Apparently, Gardner-- or whoever-- wants us to see a connection between this log and that stump. I personally believe the attempt is to show us the log originated at that stump; and that this was the result of a Captain Smith Parrott shell hitting both that tree and the split rock next to it-- the detonation killing the two brave souls. If you find this stereo on the LOC website, you will see that BOTH right and left stereo images have been doctored to show this split-off effect. Now, if you then compare these doctored images to an older original version of this photo, such as is shown in William Frassanito's "Gettysburg; Then & Now", page23, or "Early Photography at Gettysburg", page 280, you will easily discern the fakery. According to the true originals, only bark is visible at the base of the sawn trunk.
Understand, this is a smaller-format stereo image under scrutiny; and that someone--likely Gardner-- encountered no major problem effecting the retouch in both sides of the stereo; and so, YES, the early photographers could and did alter their images.
The Patterned Blanket
In the summer of 2005, I attended an exhibit of 19th C. Coverlets at the Gilchrist Museum of the Arts in Downtown Cumberland. I was rather amazed and completely delighted to see that several of the coverlets bore resenblance to the 'patterned blanket' so easily seen in the true right-side stereo image. I was introduced by Curator Gary Bartik to Melissa Zonger, who had lent the coverlets for the exhibition. Mrs. Zonger and her husband are Pennsylvania collectors who own and trade in many such coverlets. This form of loom art was well-developed during the 19th century and the blankets were often made by individuals rather than mass-produced, by use of punch cards attached onto the home looms. The patterns were usually introduced by means of a dark red, brown, blue, or green woven in against a lighter background. I corresponded with Mrs. Zonger on several later ocasions. She easily confirmed the patterned blanket in the famous stereo was none other than a 19th C. coverlet. Among other things, she informed me these thin but tough woolen coverlets were often called into use as ground-cover at pic-nics.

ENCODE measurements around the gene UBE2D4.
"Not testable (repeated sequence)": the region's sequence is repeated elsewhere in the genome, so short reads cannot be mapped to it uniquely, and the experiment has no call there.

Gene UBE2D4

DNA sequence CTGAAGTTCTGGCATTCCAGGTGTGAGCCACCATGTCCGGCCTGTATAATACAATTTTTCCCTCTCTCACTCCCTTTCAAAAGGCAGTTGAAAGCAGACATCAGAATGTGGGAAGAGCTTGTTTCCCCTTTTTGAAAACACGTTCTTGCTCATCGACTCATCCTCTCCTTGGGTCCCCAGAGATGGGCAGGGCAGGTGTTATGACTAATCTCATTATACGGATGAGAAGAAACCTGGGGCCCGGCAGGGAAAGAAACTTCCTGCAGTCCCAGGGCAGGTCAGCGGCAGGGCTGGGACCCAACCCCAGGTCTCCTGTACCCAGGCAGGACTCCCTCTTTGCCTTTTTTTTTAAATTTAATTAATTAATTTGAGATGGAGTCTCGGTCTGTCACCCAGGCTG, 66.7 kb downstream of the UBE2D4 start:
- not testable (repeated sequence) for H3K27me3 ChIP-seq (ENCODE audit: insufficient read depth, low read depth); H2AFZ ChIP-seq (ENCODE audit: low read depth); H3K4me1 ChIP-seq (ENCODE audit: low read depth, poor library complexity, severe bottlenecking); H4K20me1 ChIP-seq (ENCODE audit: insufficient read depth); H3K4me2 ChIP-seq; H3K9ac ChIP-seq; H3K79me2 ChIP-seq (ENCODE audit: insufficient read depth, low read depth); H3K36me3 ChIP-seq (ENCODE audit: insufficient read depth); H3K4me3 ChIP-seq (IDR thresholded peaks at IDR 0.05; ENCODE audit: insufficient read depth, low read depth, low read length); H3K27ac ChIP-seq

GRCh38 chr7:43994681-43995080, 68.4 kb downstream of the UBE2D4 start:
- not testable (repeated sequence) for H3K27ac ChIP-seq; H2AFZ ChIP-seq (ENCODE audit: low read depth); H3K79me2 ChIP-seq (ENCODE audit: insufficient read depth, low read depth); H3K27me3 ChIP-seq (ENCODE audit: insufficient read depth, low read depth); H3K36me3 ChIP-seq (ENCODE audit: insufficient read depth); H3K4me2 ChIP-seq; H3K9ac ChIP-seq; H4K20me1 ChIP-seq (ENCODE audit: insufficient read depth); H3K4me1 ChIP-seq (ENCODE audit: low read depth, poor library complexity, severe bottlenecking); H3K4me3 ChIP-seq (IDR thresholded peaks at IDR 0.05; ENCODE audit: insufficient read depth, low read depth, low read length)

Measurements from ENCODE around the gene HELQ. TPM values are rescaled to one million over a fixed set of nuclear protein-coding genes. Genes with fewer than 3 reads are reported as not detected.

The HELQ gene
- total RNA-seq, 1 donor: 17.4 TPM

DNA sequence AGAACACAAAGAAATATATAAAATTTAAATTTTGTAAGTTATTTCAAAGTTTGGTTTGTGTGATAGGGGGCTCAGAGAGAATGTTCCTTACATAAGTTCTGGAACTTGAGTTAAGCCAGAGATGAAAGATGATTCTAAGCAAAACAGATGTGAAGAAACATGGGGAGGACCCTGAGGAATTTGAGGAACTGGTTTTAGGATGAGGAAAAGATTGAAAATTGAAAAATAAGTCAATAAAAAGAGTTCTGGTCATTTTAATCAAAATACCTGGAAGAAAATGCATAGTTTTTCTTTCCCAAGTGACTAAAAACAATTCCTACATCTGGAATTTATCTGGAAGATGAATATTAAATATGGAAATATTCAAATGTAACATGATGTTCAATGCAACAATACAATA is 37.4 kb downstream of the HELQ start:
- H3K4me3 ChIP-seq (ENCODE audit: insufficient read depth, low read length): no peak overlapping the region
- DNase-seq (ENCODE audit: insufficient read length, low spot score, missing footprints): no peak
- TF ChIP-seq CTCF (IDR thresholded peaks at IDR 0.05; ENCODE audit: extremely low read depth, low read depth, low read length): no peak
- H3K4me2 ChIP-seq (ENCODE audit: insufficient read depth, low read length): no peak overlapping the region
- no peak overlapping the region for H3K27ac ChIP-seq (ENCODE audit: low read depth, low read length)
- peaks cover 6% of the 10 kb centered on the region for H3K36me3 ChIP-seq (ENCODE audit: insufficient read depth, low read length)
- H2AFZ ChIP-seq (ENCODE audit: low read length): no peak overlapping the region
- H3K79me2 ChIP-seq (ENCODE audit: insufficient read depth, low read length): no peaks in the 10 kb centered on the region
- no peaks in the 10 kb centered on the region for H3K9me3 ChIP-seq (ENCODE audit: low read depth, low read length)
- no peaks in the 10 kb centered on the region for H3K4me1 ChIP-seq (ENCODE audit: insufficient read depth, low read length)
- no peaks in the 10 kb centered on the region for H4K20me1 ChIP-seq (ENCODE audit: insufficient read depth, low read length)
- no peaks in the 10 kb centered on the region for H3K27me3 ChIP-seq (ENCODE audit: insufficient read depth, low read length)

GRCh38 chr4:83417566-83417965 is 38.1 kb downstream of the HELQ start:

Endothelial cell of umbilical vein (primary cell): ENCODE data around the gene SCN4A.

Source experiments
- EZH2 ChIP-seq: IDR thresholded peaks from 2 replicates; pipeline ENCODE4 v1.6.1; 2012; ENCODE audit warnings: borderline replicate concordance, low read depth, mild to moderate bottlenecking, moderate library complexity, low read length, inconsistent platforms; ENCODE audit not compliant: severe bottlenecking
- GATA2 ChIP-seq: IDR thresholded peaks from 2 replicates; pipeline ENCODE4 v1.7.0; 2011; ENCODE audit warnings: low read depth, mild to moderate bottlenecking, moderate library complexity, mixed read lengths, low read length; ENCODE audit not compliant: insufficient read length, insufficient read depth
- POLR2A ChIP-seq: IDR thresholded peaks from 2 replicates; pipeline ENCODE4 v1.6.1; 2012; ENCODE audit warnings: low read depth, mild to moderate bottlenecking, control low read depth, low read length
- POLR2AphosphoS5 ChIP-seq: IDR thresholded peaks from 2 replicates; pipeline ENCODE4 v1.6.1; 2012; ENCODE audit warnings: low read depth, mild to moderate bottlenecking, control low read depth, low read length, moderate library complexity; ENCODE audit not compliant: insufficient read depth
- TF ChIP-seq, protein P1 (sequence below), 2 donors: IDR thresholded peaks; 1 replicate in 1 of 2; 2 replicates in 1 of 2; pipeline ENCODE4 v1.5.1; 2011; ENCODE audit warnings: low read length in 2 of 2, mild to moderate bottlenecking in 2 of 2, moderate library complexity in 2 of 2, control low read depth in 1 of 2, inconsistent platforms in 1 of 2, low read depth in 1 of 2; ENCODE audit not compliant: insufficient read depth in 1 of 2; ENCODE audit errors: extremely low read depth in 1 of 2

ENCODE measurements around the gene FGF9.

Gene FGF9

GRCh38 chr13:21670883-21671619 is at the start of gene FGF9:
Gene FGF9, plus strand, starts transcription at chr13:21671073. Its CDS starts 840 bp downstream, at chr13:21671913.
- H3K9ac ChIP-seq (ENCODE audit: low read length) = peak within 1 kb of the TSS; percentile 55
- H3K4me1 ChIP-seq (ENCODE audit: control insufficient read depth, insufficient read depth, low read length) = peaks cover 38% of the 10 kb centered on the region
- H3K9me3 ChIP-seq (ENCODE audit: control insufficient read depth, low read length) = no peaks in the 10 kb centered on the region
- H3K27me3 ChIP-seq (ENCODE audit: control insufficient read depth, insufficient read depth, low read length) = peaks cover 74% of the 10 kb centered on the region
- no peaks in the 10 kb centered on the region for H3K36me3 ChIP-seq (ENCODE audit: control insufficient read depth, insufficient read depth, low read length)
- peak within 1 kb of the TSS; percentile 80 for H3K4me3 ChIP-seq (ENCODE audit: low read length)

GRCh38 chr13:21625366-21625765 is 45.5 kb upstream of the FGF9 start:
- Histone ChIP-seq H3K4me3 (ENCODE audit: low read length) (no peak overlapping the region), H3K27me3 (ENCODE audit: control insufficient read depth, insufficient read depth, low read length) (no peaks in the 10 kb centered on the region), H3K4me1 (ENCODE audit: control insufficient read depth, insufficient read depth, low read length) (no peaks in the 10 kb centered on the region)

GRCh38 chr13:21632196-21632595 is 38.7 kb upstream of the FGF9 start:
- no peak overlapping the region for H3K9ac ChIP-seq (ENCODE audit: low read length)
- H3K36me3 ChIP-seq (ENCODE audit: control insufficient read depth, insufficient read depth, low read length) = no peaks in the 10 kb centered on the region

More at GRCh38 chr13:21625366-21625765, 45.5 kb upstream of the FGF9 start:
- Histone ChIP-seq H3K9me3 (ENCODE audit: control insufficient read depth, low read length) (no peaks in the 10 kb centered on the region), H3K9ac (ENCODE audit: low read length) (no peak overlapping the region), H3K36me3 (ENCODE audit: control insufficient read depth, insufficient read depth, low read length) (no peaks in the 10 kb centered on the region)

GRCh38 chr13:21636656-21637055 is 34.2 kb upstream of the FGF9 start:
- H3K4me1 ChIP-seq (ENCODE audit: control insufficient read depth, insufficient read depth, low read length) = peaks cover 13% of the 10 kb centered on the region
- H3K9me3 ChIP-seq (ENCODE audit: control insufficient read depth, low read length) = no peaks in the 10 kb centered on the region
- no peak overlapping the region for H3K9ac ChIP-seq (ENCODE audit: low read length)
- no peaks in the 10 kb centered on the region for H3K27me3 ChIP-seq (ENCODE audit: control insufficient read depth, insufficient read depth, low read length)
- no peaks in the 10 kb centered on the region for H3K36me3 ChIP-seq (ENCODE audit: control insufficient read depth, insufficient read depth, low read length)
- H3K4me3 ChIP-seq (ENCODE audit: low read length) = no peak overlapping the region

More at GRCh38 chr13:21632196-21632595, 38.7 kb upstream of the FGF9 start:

James C. Groves -Frostburg, Maryland, June 2006
return to the 2004 update.